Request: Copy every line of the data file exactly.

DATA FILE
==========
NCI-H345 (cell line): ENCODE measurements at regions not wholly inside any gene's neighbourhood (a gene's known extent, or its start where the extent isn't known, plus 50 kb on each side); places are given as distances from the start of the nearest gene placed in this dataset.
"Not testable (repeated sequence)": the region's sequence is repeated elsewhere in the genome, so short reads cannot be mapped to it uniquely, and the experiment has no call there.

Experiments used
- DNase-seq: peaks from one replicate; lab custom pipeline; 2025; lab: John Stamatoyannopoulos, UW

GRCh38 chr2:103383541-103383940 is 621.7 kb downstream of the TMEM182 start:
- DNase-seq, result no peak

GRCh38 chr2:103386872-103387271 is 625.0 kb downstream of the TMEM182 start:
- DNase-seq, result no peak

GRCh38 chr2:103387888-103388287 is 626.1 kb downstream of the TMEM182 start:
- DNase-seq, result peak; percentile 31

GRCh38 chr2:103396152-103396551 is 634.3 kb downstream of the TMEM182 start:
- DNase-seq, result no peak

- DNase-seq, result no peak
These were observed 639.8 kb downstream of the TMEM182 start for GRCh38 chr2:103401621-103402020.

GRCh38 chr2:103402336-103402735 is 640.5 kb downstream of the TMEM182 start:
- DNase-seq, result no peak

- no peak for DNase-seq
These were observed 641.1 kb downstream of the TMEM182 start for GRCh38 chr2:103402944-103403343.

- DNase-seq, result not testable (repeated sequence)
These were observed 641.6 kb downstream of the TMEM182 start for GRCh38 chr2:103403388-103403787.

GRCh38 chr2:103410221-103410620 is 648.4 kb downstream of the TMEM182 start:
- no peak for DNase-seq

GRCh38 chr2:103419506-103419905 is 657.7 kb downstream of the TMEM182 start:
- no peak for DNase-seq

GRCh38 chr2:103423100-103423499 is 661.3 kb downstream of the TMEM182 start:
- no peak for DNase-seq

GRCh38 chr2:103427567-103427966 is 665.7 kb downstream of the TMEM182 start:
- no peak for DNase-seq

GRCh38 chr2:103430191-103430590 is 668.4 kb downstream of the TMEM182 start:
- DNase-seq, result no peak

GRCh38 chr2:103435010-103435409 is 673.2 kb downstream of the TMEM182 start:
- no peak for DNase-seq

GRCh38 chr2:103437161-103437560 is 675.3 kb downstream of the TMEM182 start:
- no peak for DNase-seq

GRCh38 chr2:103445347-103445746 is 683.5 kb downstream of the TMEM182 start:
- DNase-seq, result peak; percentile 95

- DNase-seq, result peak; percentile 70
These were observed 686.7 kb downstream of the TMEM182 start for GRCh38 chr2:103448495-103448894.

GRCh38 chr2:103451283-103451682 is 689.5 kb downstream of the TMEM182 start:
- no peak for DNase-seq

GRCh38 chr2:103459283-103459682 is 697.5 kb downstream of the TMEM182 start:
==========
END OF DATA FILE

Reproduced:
NCI-H345 (cell line): ENCODE measurements at regions not wholly inside any gene's neighbourhood (a gene's known extent, or its start where the extent isn't known, plus 50 kb on each side); places are given as distances from the start of the nearest gene placed in this dataset.
"Not testable (repeated sequence)": the region's sequence is repeated elsewhere in the genome, so short reads cannot be mapped to it uniquely, and the experiment has no call there.

Experiments used
- DNase-seq: peaks from one replicate; lab custom pipeline; 2025; lab: John Stamatoyannopoulos, UW

GRCh38 chr2:103383541-103383940 is 621.7 kb downstream of the TMEM182 start:
- DNase-seq, result no peak

GRCh38 chr2:103386872-103387271 is 625.0 kb downstream of the TMEM182 start:
- DNase-seq, result no peak

GRCh38 chr2:103387888-103388287 is 626.1 kb downstream of the TMEM182 start:
- DNase-seq, result peak; percentile 31

GRCh38 chr2:103396152-103396551 is 634.3 kb downstream of the TMEM182 start:
- DNase-seq, result no peak

- DNase-seq, result no peak
These were observed 639.8 kb downstream of the TMEM182 start for GRCh38 chr2:103401621-103402020.

GRCh38 chr2:103402336-103402735 is 640.5 kb downstream of the TMEM182 start:
- DNase-seq, result no peak

- no peak for DNase-seq
These were observed 641.1 kb downstream of the TMEM182 start for GRCh38 chr2:103402944-103403343.

- DNase-seq, result not testable (repeated sequence)
These were observed 641.6 kb downstream of the TMEM182 start for GRCh38 chr2:103403388-103403787.

GRCh38 chr2:103410221-103410620 is 648.4 kb downstream of the TMEM182 start:
- no peak for DNase-seq

GRCh38 chr2:103419506-103419905 is 657.7 kb downstream of the TMEM182 start:
- no peak for DNase-seq

GRCh38 chr2:103423100-103423499 is 661.3 kb downstream of the TMEM182 start:
- no peak for DNase-seq

GRCh38 chr2:103427567-103427966 is 665.7 kb downstream of the TMEM182 start:
- no peak for DNase-seq

GRCh38 chr2:103430191-103430590 is 668.4 kb downstream of the TMEM182 start:
- DNase-seq, result no peak

GRCh38 chr2:103435010-103435409 is 673.2 kb downstream of the TMEM182 start:
- no peak for DNase-seq

GRCh38 chr2:103437161-103437560 is 675.3 kb downstream of the TMEM182 start:
- no peak for DNase-seq

GRCh38 chr2:103445347-103445746 is 683.5 kb downstream of the TMEM182 start:
- DNase-seq, result peak; percentile 95

- DNase-seq, result peak; percentile 70
These were observed 686.7 kb downstream of the TMEM182 start for GRCh38 chr2:103448495-103448894.

GRCh38 chr2:103451283-103451682 is 689.5 kb downstream of the TMEM182 start:
- no peak for DNase-seq

GRCh38 chr2:103459283-103459682 is 697.5 kb downstream of the TMEM182 start: